Background: : COVID-19 has officially been declared as a pandemic, and the spread of the virus is placing extraordinary and sustained demands on public health systems. There are speculations that the COVID-19 mortality differences between regions are due to the disparities in the availability of medical resources. Therefore, the selection of patients for diagnosis and treatment is essential in this situation. Military personnel are especially at risk for infectious diseases, thus patient selection with an evidence-based prognostic model is critical for them.
Objective: This study aims to assess the usability of a novel platform used in the military hospitals in Korea to gather data and deploy patient selection solutions for COVID-19.
Methods: The platform's structure was developed to provide users with prediction results and to use the data to enhance the prediction models. Two applications were developed: a patient's application and a physician's application. The primary outcome was requiring an oxygen supplement. The outcome prediction model was developed with patients from four centers. A Cox proportional hazards model was developed. The outcome of the model for the patient's application was the length of time from the date of hospitalization to the date of the first usage of an oxygen supplement. The demographic characteristics, past history, patient symptoms, social history, and body temperature were considered as risk factors. A usability study with the Post-Study System Usability Questionnaire (PSSUQ) was conducted on the physician's application on 50 physicians.
Results: The patient's application and physician's application are deployed on the web for wider availability. A total of 246 patients from four centers were used to develop the outcome prediction model. A small percentage (7.32%, 18 patients) of the patients needed professional care. The variables included in the developed prediction model were age, body temperature, pre-disease physical status, history of cardiovascular disease, hypertension, visit to a region with an outbreak, and symptoms of chills, feverishness, dyspnea, and lethargy. The overall C-statistic was 0.963 (95% confidence interval, 0.936-0.99), and the time-dependent area under the receiver operating characteristic curve ranged from 0.976 at day 3 to 0.979 at day 9. The usability of the physician's application was good, with an overall average of the responses to the PSSUQ being 2.2 (standard deviation, 1.1).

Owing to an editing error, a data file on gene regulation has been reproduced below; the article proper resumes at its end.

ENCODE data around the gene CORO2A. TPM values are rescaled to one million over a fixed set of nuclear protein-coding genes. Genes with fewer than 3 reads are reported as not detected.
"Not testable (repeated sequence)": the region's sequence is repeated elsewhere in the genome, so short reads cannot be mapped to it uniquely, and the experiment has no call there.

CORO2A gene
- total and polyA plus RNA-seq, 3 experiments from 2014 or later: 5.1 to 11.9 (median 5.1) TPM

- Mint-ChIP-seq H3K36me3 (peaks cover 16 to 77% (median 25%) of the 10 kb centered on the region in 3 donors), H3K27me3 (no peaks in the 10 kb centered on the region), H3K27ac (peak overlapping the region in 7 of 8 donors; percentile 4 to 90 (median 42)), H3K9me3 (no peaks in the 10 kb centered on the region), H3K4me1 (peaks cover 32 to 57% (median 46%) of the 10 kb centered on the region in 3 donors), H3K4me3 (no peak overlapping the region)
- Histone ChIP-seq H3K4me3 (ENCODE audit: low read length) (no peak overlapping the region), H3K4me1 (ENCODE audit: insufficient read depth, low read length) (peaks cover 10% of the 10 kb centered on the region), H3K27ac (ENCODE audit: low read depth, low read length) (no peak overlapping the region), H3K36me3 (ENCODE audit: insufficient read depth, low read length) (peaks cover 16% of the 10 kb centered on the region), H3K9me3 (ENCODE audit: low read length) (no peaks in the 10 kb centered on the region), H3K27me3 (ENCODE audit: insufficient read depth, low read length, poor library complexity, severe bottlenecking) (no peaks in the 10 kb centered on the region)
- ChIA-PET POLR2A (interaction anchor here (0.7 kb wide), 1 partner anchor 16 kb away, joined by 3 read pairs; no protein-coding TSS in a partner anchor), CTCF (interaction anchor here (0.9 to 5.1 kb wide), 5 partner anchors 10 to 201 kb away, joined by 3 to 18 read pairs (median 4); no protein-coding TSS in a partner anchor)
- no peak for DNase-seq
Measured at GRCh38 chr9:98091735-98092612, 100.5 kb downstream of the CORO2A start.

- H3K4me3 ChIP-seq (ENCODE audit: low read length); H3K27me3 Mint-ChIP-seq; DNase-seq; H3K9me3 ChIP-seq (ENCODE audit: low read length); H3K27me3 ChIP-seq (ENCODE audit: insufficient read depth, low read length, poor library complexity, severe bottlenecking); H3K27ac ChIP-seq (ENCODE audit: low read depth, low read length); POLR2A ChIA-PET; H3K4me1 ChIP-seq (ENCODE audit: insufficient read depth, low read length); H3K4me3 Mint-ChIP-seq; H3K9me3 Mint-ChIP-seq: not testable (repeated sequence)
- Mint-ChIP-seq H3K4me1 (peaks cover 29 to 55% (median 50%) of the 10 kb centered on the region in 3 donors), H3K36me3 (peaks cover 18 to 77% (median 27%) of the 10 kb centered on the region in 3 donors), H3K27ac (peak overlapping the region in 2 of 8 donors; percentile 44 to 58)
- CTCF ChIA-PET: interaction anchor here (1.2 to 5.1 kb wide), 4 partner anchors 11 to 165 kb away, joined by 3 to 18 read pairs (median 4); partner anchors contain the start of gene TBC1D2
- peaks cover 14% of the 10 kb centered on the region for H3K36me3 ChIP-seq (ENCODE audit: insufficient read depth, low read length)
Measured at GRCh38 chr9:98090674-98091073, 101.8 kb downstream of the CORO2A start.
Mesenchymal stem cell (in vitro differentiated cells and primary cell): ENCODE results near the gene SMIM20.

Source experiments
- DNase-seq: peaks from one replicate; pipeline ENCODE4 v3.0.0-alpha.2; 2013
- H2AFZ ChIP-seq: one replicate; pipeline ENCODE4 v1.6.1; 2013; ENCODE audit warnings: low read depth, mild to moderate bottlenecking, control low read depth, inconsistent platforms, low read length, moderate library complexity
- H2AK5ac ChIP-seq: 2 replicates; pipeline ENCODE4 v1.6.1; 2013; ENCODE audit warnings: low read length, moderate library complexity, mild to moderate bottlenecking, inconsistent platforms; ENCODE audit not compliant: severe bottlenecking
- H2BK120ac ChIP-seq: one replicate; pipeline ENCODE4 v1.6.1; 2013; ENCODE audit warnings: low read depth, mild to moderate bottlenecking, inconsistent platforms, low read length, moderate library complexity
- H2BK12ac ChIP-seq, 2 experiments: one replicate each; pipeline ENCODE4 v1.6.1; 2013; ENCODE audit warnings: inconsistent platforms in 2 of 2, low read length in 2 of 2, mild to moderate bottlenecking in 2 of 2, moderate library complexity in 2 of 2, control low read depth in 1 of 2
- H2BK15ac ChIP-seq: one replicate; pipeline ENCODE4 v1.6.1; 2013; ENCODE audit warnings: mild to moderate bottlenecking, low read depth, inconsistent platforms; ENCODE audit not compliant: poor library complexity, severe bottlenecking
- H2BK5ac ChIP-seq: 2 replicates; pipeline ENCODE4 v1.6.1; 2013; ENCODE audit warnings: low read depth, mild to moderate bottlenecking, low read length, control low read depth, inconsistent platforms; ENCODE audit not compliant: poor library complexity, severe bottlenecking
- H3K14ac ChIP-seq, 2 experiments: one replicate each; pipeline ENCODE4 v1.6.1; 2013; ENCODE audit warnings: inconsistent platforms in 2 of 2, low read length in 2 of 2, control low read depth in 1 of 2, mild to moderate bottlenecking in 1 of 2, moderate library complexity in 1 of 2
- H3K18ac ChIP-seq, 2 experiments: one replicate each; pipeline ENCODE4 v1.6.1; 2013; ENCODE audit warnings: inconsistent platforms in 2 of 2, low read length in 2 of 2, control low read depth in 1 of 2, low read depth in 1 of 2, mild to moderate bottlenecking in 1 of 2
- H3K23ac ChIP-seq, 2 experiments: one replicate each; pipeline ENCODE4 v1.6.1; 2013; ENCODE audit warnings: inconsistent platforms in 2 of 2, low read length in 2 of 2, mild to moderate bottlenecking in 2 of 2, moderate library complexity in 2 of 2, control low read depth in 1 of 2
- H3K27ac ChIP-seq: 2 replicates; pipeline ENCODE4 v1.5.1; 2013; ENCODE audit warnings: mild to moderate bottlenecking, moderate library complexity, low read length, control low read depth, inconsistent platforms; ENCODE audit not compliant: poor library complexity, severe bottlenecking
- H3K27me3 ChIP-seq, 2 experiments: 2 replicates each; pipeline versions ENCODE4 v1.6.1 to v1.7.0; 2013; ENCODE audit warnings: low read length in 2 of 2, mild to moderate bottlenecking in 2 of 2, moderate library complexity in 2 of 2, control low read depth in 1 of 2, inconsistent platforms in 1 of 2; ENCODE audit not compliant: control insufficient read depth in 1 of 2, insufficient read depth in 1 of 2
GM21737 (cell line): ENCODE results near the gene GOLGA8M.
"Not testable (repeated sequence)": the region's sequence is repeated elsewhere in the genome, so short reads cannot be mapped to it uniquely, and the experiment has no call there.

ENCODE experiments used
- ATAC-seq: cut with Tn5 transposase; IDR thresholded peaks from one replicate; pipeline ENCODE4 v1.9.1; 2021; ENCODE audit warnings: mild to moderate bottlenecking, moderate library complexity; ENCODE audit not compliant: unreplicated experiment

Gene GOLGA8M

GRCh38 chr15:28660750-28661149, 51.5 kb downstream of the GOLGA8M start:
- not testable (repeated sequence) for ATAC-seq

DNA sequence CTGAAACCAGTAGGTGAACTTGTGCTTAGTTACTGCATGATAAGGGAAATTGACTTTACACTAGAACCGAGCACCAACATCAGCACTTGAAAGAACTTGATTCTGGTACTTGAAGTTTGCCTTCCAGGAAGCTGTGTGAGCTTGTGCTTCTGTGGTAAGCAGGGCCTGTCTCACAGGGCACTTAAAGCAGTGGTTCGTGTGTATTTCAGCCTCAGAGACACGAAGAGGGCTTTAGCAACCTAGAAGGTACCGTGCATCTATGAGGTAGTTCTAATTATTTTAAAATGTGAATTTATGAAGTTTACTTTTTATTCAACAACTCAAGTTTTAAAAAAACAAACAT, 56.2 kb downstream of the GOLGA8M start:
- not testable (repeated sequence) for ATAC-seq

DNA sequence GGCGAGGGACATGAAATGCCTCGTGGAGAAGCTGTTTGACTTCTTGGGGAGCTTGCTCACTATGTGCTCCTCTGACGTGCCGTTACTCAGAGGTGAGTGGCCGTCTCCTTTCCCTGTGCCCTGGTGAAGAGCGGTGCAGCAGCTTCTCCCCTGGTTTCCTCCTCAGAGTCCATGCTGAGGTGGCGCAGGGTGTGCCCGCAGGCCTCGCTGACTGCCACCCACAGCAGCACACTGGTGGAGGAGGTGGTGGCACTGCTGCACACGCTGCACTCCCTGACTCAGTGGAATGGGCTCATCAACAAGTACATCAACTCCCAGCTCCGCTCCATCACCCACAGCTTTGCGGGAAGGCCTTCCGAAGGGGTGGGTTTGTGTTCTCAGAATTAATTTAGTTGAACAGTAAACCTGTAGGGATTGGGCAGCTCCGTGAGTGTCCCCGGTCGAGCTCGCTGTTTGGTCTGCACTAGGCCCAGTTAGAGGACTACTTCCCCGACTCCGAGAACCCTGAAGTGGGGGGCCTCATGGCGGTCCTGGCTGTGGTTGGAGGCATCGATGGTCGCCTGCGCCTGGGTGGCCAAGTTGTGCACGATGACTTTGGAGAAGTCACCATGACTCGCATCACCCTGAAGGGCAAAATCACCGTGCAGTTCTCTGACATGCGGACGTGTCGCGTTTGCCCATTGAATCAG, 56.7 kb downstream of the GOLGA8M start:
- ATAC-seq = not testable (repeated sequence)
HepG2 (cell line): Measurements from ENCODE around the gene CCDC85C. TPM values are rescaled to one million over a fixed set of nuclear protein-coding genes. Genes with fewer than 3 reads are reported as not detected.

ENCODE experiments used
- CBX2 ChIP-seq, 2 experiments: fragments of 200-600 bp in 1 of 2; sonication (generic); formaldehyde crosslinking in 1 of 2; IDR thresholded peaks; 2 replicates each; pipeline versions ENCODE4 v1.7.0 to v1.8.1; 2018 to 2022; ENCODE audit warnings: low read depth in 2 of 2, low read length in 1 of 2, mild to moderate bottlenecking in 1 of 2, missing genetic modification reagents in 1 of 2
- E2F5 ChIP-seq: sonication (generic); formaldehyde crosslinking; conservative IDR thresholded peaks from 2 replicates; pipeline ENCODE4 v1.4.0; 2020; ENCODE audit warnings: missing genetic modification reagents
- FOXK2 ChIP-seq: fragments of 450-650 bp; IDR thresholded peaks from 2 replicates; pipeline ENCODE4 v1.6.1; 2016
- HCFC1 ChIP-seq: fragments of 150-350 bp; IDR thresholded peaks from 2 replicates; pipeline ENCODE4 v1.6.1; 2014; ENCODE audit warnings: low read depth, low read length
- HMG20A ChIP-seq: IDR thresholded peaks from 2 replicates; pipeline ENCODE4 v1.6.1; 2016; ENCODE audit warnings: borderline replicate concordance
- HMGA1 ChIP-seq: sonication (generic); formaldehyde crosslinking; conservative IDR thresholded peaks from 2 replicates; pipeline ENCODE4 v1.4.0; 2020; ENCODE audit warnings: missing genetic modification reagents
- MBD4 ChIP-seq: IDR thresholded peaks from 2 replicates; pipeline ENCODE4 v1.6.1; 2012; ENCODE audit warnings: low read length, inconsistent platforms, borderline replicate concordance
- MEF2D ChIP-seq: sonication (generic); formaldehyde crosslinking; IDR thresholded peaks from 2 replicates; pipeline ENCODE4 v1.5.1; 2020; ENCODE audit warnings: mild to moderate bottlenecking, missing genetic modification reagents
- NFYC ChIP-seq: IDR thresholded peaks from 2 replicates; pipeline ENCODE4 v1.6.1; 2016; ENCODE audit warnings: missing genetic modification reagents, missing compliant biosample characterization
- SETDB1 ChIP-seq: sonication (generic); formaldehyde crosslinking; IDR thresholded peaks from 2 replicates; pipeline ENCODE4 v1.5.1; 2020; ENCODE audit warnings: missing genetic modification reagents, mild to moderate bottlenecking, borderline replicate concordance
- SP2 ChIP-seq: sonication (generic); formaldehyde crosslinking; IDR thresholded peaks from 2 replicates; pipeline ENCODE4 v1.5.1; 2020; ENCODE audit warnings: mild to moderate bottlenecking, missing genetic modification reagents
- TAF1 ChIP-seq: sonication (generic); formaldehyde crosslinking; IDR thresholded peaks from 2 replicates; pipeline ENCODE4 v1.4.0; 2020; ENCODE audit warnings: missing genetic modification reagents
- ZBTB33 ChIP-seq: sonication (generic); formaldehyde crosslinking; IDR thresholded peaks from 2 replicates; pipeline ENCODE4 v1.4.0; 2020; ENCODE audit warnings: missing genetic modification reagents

Conclusions: The platform introduced in this study enables evidence-based patient selection in an effortless and timely manner, which is critical in the military. With a well-designed user experience and an accurate prediction model, this platform may help save lives and contain the spread of the novel virus, COVID-19.